Arguably, SOPHIE’s most important collaborator was pop darling Charli XCX. Gansey Petroff, a junior psychology and classics double major, discovered her through Charli.

“[SOPHIE’s music] wasn’t really something that I thought that I would like,” Petroff said. “I’d seen her collaborate with Charli XCX before. That’s kind of what got me to be like, ‘let’s see what else she has.’”

SOPHIE has production credits in some of Charli’s most acclaimed work. From the braggadocious “Vroom Vroom” to the bubbly “Roll With Me” and the unforgotten-by-fans unreleased track “Taxi,” SOPHIE’s fingerprints are everywhere in Charli’s recent works.

“[SOPHIE] taught me so much about myself without ever realizing,” Charli said in a statement following SOPHIE’s death last year. “I wish I had told her more how special she was, not just her music, but her as a person. I love you and I will never forget you SOPHIE.”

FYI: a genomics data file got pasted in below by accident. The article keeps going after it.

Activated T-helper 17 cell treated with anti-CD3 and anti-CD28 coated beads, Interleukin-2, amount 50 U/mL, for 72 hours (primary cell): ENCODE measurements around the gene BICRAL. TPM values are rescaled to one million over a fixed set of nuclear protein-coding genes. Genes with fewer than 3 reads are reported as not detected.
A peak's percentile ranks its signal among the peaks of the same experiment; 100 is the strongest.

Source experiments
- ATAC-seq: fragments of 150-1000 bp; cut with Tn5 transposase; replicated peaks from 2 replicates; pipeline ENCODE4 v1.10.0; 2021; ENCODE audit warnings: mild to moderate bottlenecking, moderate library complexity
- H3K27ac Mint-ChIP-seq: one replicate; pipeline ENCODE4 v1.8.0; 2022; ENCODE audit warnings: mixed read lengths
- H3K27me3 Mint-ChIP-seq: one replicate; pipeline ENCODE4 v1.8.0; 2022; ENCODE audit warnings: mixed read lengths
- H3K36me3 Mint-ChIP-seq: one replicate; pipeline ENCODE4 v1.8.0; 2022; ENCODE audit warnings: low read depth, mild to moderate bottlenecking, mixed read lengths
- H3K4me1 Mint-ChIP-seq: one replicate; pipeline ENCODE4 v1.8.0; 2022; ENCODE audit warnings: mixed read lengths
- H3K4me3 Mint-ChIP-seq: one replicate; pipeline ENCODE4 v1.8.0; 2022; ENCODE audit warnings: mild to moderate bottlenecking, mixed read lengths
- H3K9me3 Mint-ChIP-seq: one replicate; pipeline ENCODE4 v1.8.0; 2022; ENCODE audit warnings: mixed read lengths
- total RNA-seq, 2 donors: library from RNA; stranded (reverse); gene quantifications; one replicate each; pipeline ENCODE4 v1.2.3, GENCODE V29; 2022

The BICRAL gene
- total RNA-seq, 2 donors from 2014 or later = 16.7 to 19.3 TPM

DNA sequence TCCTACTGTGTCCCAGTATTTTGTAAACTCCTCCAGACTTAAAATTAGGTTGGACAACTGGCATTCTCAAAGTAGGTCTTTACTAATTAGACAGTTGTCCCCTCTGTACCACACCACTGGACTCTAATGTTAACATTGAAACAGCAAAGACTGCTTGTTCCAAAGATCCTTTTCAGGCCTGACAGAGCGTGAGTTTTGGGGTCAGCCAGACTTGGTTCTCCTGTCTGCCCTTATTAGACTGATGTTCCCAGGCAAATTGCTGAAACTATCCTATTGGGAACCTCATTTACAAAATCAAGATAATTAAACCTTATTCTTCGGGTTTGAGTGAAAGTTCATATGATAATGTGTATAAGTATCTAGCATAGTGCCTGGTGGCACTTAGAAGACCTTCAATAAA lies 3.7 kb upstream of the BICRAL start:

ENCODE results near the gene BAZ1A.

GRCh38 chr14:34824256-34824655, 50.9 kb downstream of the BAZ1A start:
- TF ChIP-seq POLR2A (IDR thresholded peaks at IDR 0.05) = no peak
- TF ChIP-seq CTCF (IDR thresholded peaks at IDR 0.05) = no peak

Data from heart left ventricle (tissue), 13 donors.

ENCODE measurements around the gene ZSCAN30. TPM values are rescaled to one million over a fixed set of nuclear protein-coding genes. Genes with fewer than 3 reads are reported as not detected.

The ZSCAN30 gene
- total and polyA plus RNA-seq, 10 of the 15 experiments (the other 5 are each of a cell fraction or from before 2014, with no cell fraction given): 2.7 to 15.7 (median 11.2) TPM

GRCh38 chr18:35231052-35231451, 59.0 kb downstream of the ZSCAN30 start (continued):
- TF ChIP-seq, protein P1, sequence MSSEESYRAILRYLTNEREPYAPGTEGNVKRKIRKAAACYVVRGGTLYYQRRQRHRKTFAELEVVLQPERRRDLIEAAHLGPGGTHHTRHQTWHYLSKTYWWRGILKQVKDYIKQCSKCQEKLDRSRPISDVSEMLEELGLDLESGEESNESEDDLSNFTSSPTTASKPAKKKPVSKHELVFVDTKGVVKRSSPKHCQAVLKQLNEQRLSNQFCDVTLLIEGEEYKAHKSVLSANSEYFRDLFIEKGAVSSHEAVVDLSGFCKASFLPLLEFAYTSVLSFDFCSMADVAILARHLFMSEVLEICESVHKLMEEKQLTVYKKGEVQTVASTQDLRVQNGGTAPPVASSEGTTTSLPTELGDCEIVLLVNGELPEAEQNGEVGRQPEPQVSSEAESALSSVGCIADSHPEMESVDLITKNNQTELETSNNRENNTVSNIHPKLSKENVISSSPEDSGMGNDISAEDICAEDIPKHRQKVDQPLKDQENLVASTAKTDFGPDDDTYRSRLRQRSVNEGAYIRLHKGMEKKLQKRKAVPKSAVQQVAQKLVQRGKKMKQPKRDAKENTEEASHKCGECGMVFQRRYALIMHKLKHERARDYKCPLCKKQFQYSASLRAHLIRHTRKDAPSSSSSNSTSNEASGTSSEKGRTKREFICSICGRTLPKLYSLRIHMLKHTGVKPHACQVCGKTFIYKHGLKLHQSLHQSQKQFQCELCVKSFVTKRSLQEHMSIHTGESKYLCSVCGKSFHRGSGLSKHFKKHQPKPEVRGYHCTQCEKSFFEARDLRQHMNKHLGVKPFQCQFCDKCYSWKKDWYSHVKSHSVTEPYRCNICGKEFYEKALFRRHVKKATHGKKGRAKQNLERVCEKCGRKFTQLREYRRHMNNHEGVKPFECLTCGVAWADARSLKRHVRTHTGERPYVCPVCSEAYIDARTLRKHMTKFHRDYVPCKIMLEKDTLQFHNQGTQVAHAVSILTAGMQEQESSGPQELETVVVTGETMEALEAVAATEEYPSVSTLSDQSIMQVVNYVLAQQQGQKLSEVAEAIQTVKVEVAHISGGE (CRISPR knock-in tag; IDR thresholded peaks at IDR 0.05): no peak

SOPHIE’s personal discography was also monumental. Her first release was a series of singles from 2013 to 2015, later compiled as a compilation known as PRODUCT. Included are songs like the bass-boosted, car-speaker-rattling “HARD” and the pop confection “VYZEE” that can only be likened to an exploding soda can. It also includes softer moments, like the EDM-tinged ballad “JUST LIKE WE NEVER SAID GOODBYE.”

Her first and only studio album was released in 2018. The album was named “OIL OF EVERY PEARL’S UN-INSIDES” which when said quickly, sounds like “I love every person’s insides.”

The album has SOPHIE’s signature sound maxed out, with thick heavy bass on “Faceshopping” and “Ponyboy,” which both explore gender performances, gender dynamics and sexuality. Her softer side still pokes through on “Infatuation,” which is the clearest love song in SOPHIE’s discography.